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Genetic Study Helps Anthropologists Unravel Mysterious Ancestry of Pacific Islands

NEW YORK (GenomeWeb News) – Genomic analysis is helping anthropologists move one step closer to resolving a long-held debate about the ancestry of populations in the Pacific islands. 
 
Temple University anthropologist Jonathan Friedlaender and colleagues used whole genome analysis of autosomal markers to map Pacific geo-ancestry. Their findings, published online last night in PLoS Genetics, suggest Polynesian populations such as Maori and Samoans are more closely related to populations in and around Taiwan and East Asia than they are to populations in Melanesia — a region including New Guinea, the Bismarck Archipelago, and the Solomon Islands.
 
This supports the theory that Polynesians originated in East Asia and migrated through Melanesia relatively quickly. The genetic grouping also highlighted the extraordinary diversity of Melanesian populations. “What we were able to do was to greatly expand the sampling of the Pacific,” Friedlaender, the study’s lead author, told GenomeWeb Daily News. “It showed even greater diversity than we imagined.”
 
Friedlaender collected blood samples from almost 1,000 individuals within 41 Pacific populations over about a decade. The samples were subsequently analyzed at Wisconsin’s Marshfield Clinic. Using the HGDP-CEPH Human Genome Diversity Cell Line Panel, the researchers analyzed nearly 900 autosomal markers, including roughly 700 microsatellite regions and 200 insertion or deletion markers. The team used STRUCTURE software to cluster related individuals into sub-populations and groups within a larger population.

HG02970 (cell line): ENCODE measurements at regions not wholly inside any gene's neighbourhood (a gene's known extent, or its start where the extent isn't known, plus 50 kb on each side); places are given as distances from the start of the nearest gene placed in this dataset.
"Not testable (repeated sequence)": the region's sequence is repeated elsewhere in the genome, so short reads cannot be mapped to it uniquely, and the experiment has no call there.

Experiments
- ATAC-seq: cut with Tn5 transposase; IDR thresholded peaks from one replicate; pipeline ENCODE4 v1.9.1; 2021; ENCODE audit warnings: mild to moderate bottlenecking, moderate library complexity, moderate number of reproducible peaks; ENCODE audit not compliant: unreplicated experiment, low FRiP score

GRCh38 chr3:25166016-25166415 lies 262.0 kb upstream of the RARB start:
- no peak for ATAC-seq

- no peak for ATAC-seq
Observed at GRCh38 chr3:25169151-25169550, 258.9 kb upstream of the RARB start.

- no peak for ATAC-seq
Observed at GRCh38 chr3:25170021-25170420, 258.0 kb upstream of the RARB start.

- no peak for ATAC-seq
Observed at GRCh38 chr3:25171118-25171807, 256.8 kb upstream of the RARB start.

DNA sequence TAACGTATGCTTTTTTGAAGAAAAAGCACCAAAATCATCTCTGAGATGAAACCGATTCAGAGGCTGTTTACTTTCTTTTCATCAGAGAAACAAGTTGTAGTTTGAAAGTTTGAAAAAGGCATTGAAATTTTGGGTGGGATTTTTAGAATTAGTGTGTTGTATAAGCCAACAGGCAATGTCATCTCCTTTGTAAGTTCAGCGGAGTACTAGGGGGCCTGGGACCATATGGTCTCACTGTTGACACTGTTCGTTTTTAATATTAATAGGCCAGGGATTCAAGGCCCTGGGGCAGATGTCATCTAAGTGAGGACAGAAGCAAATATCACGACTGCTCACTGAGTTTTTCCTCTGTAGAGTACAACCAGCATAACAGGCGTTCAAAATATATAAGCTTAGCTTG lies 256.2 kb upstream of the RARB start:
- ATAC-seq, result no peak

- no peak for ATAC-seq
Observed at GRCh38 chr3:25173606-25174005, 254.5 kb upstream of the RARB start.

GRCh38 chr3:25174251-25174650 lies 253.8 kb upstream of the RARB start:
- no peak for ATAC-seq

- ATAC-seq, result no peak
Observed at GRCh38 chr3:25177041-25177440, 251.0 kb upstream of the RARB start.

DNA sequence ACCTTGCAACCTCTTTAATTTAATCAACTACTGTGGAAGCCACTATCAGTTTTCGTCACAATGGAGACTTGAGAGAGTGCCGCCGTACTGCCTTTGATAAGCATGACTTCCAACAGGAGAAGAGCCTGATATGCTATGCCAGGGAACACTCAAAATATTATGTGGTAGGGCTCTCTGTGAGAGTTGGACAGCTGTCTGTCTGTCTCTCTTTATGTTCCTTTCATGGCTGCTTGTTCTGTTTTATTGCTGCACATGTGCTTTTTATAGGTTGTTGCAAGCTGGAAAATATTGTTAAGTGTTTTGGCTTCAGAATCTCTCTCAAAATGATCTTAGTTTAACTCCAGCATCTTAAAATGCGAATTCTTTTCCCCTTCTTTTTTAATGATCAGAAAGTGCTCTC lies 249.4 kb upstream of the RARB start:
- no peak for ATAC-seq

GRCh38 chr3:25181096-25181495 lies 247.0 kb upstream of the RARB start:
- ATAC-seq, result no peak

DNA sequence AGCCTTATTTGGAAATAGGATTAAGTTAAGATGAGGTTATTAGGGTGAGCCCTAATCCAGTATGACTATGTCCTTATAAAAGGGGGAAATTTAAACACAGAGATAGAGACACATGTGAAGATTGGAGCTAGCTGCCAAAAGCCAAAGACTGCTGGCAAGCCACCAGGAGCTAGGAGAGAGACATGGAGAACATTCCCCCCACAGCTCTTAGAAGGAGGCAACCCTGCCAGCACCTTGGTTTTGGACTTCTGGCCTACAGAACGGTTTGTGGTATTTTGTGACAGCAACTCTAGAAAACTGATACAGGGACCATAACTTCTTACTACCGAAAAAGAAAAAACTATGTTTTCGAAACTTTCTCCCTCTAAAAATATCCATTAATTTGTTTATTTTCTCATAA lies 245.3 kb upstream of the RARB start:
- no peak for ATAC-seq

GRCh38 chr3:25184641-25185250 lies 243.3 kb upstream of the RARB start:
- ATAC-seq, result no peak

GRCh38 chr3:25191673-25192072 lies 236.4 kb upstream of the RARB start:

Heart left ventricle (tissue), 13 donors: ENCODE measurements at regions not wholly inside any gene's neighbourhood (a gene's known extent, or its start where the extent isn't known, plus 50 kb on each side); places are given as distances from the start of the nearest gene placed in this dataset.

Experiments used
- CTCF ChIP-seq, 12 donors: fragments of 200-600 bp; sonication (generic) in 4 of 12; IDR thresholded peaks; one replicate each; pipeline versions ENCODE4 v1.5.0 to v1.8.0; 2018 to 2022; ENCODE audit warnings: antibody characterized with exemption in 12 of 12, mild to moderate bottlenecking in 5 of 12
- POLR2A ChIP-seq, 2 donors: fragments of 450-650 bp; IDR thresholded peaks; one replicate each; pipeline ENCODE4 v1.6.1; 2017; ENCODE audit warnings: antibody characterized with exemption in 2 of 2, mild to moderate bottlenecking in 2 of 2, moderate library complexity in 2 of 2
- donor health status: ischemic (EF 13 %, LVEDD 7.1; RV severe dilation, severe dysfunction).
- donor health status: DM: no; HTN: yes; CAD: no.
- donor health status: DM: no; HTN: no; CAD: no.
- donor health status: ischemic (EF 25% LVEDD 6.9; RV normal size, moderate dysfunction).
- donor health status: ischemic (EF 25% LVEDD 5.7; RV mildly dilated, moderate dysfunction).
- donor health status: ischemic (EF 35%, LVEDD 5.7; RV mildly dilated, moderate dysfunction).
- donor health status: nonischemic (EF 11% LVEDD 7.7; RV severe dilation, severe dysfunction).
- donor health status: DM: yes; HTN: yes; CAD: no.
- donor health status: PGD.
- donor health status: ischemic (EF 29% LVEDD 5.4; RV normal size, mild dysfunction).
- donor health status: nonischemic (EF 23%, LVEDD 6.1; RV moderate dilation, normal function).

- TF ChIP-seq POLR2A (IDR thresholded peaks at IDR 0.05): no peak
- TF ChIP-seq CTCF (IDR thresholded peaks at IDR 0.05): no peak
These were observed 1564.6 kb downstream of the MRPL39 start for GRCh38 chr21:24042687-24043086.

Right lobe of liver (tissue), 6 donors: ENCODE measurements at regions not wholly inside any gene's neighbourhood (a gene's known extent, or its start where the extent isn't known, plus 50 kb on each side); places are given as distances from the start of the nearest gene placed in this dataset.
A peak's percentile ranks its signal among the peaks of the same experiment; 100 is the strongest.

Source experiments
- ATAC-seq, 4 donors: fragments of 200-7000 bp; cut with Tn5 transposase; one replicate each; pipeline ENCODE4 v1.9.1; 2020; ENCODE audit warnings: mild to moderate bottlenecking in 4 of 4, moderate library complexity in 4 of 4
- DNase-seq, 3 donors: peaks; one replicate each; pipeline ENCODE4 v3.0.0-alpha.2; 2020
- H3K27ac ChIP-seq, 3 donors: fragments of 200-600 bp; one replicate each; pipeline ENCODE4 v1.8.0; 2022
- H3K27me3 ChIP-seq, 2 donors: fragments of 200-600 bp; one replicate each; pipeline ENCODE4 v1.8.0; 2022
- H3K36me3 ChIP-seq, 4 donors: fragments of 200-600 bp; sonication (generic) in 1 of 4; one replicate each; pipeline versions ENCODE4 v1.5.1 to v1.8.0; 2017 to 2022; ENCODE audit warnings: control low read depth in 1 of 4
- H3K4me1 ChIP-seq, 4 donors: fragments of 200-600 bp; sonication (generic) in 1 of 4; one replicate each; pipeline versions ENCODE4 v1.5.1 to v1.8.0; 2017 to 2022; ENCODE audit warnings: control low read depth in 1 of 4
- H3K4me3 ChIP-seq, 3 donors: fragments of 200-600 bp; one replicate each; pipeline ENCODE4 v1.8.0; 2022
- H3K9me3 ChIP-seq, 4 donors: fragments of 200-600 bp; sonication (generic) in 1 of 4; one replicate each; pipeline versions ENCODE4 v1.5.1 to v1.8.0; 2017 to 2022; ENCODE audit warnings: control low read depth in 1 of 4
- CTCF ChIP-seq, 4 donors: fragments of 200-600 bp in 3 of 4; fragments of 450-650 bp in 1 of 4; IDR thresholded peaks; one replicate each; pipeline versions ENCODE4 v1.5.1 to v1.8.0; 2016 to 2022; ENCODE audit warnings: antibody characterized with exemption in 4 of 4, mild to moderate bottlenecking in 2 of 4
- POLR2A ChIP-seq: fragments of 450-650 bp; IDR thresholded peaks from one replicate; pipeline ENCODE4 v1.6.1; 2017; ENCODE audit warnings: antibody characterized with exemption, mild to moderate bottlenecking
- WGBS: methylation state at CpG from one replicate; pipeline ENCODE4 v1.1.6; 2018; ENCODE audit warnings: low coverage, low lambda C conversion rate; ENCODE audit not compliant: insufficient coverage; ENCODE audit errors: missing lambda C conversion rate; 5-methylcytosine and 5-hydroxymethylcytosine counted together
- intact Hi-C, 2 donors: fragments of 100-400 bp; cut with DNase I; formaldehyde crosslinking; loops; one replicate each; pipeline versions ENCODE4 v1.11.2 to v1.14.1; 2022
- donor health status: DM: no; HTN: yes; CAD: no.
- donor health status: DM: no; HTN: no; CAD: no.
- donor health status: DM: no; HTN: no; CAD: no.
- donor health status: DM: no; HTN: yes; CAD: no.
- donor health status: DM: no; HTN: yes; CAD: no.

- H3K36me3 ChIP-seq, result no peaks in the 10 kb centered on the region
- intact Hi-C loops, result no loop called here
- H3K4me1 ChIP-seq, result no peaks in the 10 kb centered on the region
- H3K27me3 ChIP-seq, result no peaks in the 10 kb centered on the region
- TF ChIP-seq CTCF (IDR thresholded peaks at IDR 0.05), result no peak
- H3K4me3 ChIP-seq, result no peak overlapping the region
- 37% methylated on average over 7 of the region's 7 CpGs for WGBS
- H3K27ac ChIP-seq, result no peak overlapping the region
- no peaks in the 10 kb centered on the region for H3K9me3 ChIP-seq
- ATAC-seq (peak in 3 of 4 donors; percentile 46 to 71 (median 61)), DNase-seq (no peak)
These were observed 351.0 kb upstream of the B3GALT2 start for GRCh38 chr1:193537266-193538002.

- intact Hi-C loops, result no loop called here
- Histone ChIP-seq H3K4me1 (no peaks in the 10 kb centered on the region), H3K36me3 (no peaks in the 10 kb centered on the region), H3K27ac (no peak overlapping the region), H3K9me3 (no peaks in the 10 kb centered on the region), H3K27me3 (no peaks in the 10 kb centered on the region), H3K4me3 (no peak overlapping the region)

In contrast to previous studies by other groups which focused on single locus mitochondrial DNA or sequence information from the Y chromosome, the researchers focused on autosomal markers from throughout the genome for this study. Co-author James Weber, formerly of the Marshfield Clinic and now president of Prevention Genetics, told GenomeWeb Daily News that these unlinked markers were carefully selected and consistent with those used in previous geo-ancestry studies, which could potentially facilitate genetic ancestry analysis for populations throughout the world.
 
In an unpublished letter to Science obtained by GenomeWeb, Berkeley archeologist and historical anthropologist Patrick Kirch, a veteran Pacific researcher who was not involved in the study, called the results a “truly a major accomplishment in the field of Pacific anthropology.”
 
Kirch argues that the paper is not only consistent with archaeological and language comparison studies, but also “puts the true complexity of human genetic variation in Near Oceania (the New Guinea and Bismarck Archipelago part of Melanesia) into a larger picture.”
 
For years, anthropologists have argued about Polynesian ancestry. Conflicting hypotheses suggested Polynesians either originated in Taiwan, moving quickly through Melanesia with little interaction or, alternatively, that the group actually descended from Melanesians. This study supports the former hypothesis. Although there was some mixing between Polynesian and Melanesian populations, Friedlaender said, the genetics say Polynesians are not Melanesian descendants.
 
The work also supports the notion that Melanesian populations settled on the islands between 30,000 and 50,000 years ago, while Polynesians and other cultures originating in the West did not interact with the Melanesians before about 3,000 to 3,500 years ago. “They built up a very special set of genetic signatures in that time,” Friedlaender explains.
 
“From a genetic perspective,” Friedlaender says, “the whole notion that the Polynesians derived from Melanesians is no longer possible.”
 

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